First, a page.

He’s still blowing hitters away and walking more than he’d like. But White Sox prospect Michael Kopech has also begun to incorporate some of the many nuances of being a pitcher into his approach and is improving.
In order to keep hitters off balance, the Double-A Birmingham pitcher has added a two-seam fastball to his repertoire and is also working to better utilize his changeup. Kopech was named the organization’s minor league pitcher of the month in May on Thursday after he struck out 47 batters and posted a 2.31 ERA in 35 innings. White Sox minor league pitching coordinator Richard Dotson said he likes what he has seen from Kopech, who has just 210 professional innings pitched to his credit.
“It’s the process,” Dotson said. “He can still throw the crap out of it, but he’s learning to pitch.
“He’s doing really well and making strides.”
There’s no doubt Kopech has the tools for success at the major league level. He throws a 100-mph-plus fastball and has a wicked slider to accompany it. Those two pitches alone could almost certainly have him working out of a major league bullpen right now.
But the 11th ranked prospect in baseball, according to MLBPipeline.com, wants to be a starting pitcher. And it sounds as if he realizes that he’s going to need some softer pitches in his arsenal to become that pitcher.
The White Sox would like Kopech to rely more often on his changeup, which has above-average potential and grades out to 50 on the 20-80 scouting scale. He threw it 4-5 times on Wednesday when he allowed an unearned run and struck out 10 batters in 5 2/3 innings. Kopech said he’s comfortable with the changeup, but still needs to improve how he implements it.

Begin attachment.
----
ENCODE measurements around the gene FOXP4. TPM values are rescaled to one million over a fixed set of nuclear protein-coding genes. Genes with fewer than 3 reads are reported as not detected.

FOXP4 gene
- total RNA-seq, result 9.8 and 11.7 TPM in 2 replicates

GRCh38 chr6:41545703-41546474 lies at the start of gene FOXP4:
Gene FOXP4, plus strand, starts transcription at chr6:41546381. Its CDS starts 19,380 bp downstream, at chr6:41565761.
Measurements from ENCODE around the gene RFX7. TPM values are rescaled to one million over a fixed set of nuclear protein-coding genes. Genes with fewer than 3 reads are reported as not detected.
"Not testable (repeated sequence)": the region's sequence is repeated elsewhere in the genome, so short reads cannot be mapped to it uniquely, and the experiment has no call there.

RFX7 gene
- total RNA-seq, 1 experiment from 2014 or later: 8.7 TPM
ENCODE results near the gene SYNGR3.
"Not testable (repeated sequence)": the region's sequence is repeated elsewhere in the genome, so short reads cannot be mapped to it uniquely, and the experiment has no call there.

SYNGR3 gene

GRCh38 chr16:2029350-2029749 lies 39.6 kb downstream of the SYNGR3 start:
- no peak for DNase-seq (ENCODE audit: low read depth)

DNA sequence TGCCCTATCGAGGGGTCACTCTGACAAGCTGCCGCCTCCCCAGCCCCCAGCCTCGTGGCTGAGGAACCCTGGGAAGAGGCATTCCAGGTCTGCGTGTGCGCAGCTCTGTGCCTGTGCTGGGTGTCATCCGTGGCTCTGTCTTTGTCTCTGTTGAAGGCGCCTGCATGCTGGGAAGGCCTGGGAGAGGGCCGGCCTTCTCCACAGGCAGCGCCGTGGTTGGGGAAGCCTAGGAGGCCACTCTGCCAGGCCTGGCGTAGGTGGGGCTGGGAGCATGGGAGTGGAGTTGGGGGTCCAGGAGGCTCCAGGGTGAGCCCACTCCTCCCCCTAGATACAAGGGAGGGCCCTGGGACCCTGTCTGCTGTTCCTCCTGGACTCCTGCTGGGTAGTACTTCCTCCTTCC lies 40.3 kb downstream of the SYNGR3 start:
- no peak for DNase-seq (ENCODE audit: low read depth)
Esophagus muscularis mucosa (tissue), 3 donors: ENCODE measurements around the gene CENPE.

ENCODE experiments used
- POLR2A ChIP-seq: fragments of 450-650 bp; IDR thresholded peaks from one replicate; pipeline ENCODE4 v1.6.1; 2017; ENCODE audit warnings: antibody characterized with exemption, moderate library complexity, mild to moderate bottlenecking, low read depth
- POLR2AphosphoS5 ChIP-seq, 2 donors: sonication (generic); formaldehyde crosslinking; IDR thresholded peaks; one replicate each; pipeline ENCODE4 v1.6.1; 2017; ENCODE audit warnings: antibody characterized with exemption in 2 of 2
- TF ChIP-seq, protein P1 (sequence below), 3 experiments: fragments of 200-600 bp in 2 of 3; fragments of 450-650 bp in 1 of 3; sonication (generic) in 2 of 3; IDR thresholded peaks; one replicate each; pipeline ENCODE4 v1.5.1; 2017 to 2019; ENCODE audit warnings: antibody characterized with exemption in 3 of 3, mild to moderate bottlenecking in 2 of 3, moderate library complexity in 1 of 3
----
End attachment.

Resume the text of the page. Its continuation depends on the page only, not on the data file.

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“I’ve given up a couple home runs on changeups this year just because I’m speeding guys bats up,” Kopech said. “It has become a better pitch, but I have to be smart about when I’m using it and to whom I’m using it.”
That’s where the two-seamer has been helpful. Whereas the fastball reportedly touched 105 mph last July, the two-seamer provides variance in velocity. With the sinker utilized, Kopech’s fastball velocities now have a range between 94-102 mph.
Unlike it’s rapid, straighter four-seam brethren, Kopech’s sinker has “tail and run -- it has movement with angle,” Dotson said.
“It’s not necessarily a fourth pitch,” Kopech said. “Pretty much another fastball, but at the same time it’s disruption of timing, too.”
Disruption is the key word here. Kopech should always be confident in his 102 mph fastball. But some hitters will be able catch up to that pitch at the major league level and he’ll need offspeed pitches to keep them from looking for the four-seamer.
Also, by trying not to blow every hitter away, Kopech should see a natural reduction in his walk-rate. Kopech said he has strived to pitch to contact more often when he can in games, though he isn’t afraid to pitch for a strikeout with runners on base.
While he has improved his command some, Kopech would like to be even better. After walking 10 batters in his first 12 innings pitched, Kopech has walked 21 in the last 41, including 17 in 35 May innings. That’s a six-percent reduction in walk rate from 18.2 percent in April to 12.2 percent in May.
Still, that translates to 97 walks in 200 innings, a figure he’d like to see decrease. But given his 2.38 ERA and the fact that opposing hitters have only a .539 OPS against him, Kopech knows he’s not too far from where he needs to be.
“My walks are close misses,” Kopech said. “I have an approach to each and every hitter. I have a plan where I go into the game and if I tally up a couple walks it’s not as big a deal as if I’m trying to go after a guy and I’m just missing. It’s getting there, but it’s not exactly where I want it. But I’m a little more comfortable than I was at the beginning of the year.”